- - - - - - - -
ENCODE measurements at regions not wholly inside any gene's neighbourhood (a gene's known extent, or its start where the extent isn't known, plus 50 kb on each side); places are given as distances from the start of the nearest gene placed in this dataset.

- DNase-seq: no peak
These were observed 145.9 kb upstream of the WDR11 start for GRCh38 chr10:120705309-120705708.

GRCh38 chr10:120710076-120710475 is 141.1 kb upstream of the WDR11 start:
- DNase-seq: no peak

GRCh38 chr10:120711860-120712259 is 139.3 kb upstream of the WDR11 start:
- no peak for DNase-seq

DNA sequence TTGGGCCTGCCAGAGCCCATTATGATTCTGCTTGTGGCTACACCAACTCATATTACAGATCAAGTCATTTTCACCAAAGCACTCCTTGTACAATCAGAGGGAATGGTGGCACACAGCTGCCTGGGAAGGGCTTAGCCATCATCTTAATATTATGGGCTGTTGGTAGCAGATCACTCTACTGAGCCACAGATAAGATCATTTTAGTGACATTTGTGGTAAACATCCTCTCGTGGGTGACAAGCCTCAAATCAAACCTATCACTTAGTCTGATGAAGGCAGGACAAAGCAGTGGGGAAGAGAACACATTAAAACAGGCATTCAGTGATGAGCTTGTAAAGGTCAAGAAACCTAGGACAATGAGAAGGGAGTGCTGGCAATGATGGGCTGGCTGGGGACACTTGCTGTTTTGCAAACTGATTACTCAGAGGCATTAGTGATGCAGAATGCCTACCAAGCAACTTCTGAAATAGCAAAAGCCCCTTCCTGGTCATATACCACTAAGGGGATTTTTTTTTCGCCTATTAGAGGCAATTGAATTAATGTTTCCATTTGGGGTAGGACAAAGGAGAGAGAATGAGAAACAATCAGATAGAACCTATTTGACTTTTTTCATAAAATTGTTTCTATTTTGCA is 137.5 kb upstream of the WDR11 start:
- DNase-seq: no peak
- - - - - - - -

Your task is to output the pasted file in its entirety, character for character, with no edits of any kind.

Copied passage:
ENCODE measurements at regions not wholly inside any gene's neighbourhood (a gene's known extent, or its start where the extent isn't known, plus 50 kb on each side); places are given as distances from the start of the nearest gene placed in this dataset.

- DNase-seq: no peak
These were observed 145.9 kb upstream of the WDR11 start for GRCh38 chr10:120705309-120705708.

GRCh38 chr10:120710076-120710475 is 141.1 kb upstream of the WDR11 start:
- DNase-seq: no peak

GRCh38 chr10:120711860-120712259 is 139.3 kb upstream of the WDR11 start:
- no peak for DNase-seq

DNA sequence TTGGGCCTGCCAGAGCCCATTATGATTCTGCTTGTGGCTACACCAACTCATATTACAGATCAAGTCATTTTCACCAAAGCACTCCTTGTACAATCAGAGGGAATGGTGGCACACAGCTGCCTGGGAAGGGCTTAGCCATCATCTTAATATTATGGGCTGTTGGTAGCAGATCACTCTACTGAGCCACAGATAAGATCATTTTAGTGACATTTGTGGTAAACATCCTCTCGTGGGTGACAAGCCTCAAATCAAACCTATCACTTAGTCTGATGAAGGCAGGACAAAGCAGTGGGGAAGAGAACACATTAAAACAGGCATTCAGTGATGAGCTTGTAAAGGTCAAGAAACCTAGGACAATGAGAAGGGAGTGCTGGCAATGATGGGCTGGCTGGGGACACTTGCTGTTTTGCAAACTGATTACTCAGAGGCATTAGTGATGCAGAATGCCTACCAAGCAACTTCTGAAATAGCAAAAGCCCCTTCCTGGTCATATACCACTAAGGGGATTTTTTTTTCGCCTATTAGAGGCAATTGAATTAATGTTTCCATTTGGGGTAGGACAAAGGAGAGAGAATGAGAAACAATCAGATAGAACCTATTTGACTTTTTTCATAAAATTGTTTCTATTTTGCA is 137.5 kb upstream of the WDR11 start:
- DNase-seq: no peak